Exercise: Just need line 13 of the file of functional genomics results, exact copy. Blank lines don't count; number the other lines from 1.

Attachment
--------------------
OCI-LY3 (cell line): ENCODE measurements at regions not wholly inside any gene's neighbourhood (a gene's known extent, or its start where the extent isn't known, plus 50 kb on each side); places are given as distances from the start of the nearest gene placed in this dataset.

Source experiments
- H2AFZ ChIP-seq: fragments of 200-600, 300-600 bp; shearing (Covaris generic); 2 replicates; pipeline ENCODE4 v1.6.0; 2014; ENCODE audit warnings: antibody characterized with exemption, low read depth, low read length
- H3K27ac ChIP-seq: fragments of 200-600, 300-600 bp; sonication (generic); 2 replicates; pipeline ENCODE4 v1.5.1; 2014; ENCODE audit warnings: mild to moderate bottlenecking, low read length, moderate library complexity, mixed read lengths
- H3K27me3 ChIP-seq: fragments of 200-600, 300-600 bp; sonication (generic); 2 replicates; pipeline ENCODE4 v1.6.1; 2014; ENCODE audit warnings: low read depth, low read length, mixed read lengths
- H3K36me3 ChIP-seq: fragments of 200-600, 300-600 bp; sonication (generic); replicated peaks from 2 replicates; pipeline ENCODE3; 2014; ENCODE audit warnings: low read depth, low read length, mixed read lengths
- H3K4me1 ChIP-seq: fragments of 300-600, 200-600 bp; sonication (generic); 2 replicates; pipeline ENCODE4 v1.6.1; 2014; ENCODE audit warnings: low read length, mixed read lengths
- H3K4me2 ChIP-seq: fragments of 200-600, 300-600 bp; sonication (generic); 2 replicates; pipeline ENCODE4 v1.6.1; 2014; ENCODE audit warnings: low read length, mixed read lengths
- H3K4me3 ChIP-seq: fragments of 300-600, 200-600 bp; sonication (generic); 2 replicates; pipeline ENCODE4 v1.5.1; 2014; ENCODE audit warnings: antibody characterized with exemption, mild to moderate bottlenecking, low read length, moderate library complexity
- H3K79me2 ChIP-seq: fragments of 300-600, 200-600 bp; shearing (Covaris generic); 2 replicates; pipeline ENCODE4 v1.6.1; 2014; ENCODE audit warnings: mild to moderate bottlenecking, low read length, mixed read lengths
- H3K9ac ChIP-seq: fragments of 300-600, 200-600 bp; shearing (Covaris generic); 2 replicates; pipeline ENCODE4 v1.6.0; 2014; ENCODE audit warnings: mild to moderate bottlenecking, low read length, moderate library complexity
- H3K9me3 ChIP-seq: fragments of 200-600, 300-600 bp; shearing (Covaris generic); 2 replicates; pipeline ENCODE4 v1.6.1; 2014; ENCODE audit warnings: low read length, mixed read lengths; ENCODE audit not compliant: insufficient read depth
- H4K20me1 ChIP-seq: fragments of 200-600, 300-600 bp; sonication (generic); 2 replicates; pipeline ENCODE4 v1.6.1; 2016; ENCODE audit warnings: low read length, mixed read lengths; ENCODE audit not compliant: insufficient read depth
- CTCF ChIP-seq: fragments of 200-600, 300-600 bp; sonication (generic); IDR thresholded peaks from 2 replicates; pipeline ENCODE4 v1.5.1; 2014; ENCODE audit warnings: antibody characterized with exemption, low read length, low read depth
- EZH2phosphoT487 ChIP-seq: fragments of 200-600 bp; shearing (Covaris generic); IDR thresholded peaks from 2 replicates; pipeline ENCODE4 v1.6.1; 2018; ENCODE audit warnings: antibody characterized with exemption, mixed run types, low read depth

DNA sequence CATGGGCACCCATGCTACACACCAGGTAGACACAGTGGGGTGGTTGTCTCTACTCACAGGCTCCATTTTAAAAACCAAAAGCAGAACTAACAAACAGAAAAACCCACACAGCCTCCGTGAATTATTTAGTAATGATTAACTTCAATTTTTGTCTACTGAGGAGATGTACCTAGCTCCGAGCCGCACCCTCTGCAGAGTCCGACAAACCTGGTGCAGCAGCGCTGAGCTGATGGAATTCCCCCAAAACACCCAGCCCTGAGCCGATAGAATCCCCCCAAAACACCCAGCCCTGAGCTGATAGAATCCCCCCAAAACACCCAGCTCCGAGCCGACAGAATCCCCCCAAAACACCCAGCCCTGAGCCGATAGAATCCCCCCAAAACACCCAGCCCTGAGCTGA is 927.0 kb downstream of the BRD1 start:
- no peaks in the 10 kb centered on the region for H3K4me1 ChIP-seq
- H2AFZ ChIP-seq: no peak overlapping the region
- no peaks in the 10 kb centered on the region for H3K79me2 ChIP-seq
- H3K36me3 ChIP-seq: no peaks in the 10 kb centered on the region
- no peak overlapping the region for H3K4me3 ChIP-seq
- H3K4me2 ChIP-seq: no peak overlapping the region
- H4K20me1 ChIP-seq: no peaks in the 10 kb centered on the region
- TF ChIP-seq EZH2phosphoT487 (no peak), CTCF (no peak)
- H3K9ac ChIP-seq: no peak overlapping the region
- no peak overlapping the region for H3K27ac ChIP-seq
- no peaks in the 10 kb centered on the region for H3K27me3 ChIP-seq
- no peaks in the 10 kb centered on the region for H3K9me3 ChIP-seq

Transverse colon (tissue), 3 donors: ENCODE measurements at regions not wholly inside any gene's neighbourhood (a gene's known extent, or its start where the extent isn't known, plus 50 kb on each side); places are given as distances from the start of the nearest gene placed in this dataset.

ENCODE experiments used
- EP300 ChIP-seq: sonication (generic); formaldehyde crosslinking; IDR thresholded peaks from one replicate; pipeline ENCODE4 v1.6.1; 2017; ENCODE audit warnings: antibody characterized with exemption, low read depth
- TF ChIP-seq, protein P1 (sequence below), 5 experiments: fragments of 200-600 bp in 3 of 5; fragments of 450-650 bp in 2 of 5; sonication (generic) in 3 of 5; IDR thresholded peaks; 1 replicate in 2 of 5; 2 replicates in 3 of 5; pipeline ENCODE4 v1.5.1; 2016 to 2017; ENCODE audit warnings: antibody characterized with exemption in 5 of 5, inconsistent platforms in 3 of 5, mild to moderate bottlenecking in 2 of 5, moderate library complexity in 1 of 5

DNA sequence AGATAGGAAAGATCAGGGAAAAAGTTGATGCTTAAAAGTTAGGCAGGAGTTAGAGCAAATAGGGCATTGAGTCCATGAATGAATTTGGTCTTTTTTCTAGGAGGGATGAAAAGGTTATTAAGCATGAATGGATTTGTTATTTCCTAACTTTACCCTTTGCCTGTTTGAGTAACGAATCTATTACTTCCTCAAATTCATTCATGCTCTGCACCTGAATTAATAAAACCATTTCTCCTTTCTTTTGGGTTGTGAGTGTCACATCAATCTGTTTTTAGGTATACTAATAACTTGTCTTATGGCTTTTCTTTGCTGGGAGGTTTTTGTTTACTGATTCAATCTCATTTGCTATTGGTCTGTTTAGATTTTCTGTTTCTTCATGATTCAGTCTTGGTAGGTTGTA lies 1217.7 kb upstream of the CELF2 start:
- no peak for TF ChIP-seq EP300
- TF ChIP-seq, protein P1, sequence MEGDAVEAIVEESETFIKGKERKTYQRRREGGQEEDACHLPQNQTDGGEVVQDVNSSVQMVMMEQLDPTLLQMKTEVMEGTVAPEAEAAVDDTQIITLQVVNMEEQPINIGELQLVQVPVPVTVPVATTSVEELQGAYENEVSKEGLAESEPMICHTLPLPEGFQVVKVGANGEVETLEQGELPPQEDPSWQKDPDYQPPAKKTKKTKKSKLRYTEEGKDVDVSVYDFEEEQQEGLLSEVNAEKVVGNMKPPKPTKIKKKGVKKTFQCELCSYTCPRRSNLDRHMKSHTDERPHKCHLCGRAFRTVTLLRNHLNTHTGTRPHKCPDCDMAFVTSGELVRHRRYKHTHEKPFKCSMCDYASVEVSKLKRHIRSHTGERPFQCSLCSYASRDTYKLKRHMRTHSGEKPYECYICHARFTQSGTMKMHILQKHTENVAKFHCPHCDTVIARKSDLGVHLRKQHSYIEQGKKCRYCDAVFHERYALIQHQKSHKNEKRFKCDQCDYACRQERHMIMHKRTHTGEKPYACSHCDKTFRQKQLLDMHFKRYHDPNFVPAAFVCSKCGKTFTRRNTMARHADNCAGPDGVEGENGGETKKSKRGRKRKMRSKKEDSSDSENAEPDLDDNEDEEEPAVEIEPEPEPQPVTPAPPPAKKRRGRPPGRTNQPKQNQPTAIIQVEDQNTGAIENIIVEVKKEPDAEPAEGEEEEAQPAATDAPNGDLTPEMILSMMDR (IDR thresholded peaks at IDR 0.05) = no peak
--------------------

- H4K20me1 ChIP-seq: fragments of 200-600, 300-600 bp; sonication (generic); 2 replicates; pipeline ENCODE4 v1.6.1; 2016; ENCODE audit warnings: low read length, mixed read lengths; ENCODE audit not compliant: insufficient read depth